The Indecency of FCC Censorship

The good news is that the Supreme Court threw out Federal Communications Commission fines against television broadcasters who let slip a swear word or image of partial nudity, Fox News reports. The bad news is that the ruling is restricted to the FCC’s notification practices. The ruling states:

Because the FCC failed to give FOX or ABC fair notice prior to the broadcasts in question that fleeting expletives and momentary nudity could be found actionably indecent, the Commissions’ standards as applied to these broadcasts were vague.

Fox reports, “The material at issue in Thursday’s decision includes the isolated use of expletives as well as fines against broadcasters who showed a woman’s nude buttocks.” For example, Bono from the rock band U2 said, “f**king brilliant” during an awards show.

The Supreme Court should throw out not only the fines in question, but the entire body of law that grants the federal government power to censor broadcasts. The government’s only proper purpose regarding the airwaves is to recognize and protect the property rights of those who develop the airwaves. By engaging in censorship, the government violates not only free speech but also the rights to property and freedom of contract. If people do not wish to watch television shows with curse words or nudity, they are free to change the channel or turn off the TV.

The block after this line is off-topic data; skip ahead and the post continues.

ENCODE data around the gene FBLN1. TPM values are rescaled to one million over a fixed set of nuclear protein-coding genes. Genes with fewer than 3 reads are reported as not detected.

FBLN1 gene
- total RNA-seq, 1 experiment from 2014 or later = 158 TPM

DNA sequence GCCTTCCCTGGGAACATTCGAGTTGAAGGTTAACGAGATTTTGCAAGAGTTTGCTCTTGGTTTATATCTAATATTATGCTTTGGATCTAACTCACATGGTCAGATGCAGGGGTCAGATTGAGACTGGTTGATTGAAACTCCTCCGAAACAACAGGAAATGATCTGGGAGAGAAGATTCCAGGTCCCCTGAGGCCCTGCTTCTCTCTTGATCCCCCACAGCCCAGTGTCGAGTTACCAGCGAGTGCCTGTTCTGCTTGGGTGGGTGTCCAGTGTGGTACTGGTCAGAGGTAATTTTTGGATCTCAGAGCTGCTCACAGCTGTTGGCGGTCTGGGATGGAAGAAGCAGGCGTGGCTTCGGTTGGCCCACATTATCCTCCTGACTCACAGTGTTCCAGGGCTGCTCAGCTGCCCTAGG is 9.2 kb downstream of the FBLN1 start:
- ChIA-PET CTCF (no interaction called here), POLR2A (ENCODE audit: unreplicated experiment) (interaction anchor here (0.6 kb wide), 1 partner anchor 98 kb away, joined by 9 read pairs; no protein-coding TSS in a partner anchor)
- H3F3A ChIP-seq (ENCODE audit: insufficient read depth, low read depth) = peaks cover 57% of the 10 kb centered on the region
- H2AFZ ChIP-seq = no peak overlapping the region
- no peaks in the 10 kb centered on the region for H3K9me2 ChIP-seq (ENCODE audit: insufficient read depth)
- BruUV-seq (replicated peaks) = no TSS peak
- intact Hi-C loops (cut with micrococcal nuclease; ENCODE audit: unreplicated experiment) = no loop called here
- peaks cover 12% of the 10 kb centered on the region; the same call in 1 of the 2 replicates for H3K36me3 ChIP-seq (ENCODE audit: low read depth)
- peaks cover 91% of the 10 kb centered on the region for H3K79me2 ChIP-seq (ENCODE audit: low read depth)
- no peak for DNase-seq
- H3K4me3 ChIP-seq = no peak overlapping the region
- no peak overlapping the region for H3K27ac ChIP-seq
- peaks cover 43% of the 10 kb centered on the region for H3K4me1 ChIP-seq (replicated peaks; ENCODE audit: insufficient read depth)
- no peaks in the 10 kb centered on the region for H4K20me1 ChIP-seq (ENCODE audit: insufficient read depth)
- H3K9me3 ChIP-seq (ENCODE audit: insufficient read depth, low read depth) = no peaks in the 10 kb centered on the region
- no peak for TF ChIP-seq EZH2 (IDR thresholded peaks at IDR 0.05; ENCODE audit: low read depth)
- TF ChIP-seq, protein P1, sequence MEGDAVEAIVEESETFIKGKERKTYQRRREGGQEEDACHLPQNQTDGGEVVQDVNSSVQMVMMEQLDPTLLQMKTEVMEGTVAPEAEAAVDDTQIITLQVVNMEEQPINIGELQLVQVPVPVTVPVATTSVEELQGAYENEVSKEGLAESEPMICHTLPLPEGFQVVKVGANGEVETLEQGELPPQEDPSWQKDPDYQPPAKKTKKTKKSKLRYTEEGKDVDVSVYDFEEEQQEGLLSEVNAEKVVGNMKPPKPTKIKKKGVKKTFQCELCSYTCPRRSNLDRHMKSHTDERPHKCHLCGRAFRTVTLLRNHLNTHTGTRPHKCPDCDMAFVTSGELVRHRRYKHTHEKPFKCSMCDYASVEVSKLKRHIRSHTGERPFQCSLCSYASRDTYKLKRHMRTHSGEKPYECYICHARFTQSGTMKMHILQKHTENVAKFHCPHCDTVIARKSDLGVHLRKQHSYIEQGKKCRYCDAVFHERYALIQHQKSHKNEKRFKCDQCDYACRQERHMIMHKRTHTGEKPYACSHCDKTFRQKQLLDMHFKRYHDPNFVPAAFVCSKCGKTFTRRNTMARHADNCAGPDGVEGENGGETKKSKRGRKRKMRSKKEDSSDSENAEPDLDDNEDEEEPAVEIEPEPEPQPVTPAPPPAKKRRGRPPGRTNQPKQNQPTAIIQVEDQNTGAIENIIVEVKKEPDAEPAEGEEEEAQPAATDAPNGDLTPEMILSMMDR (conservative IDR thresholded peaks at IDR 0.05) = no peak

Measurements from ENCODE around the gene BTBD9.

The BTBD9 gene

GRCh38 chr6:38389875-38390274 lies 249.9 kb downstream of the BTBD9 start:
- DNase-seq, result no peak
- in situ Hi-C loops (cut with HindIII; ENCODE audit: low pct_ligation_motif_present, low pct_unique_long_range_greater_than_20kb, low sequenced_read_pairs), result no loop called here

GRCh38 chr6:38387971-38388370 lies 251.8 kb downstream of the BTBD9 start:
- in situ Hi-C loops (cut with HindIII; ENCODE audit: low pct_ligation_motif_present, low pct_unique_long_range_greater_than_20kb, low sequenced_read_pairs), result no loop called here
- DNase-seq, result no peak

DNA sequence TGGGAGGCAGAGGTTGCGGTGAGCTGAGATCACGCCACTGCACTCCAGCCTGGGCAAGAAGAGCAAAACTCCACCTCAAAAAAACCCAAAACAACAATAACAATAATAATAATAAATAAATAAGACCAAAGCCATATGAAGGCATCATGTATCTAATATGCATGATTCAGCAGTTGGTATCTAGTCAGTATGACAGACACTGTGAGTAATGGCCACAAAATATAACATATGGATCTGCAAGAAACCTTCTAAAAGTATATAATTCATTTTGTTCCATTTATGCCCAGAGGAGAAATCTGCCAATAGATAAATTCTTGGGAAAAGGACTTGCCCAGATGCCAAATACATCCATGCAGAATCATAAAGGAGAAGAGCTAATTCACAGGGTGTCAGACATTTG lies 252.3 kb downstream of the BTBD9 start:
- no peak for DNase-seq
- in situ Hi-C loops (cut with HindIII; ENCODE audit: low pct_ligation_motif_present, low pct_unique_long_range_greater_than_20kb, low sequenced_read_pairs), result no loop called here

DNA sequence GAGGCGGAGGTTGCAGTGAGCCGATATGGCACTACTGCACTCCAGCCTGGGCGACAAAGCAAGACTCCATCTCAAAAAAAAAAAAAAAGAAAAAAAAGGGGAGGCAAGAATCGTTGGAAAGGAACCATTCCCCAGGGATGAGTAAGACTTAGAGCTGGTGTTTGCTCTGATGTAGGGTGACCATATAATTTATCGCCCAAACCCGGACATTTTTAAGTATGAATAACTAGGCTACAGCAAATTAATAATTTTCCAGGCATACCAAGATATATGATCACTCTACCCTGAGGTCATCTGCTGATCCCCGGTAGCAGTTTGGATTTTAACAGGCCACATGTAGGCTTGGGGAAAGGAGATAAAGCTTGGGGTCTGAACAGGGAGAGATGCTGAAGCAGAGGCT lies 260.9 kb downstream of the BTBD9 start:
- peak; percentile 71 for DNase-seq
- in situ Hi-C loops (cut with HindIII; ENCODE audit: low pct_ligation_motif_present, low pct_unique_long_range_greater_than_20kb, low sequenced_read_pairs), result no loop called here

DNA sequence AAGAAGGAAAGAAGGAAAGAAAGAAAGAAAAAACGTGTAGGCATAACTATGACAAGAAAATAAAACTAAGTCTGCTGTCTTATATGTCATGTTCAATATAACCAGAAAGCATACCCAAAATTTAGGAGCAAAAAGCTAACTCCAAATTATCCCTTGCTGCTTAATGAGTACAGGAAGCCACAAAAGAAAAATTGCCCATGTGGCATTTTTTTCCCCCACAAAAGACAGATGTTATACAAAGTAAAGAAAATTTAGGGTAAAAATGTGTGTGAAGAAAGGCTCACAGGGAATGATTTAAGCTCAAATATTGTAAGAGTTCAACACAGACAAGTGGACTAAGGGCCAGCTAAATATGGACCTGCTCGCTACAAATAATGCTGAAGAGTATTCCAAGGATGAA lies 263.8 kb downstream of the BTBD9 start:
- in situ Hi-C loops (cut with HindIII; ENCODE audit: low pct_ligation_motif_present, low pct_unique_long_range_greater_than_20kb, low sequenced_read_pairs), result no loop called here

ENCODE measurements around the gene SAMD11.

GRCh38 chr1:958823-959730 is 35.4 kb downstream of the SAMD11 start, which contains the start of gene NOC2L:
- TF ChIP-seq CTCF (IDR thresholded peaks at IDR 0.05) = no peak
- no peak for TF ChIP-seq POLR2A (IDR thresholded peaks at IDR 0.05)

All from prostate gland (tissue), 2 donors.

Unfortunately, Justice Anthony Kennedy opined, “It is unnecessary for the court to address the constitutionality of the current policy.” But if it’s not the Supreme Court’s job to address the constitutionality of federal laws and resulting bureaucratic decisions, then why does that court even exist?

Perhaps the best way to respond to this case is to note that the contents of broadcasts, properly, are none of the FCC’s f**king business.

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Image of Bono: Wikimedia Commons

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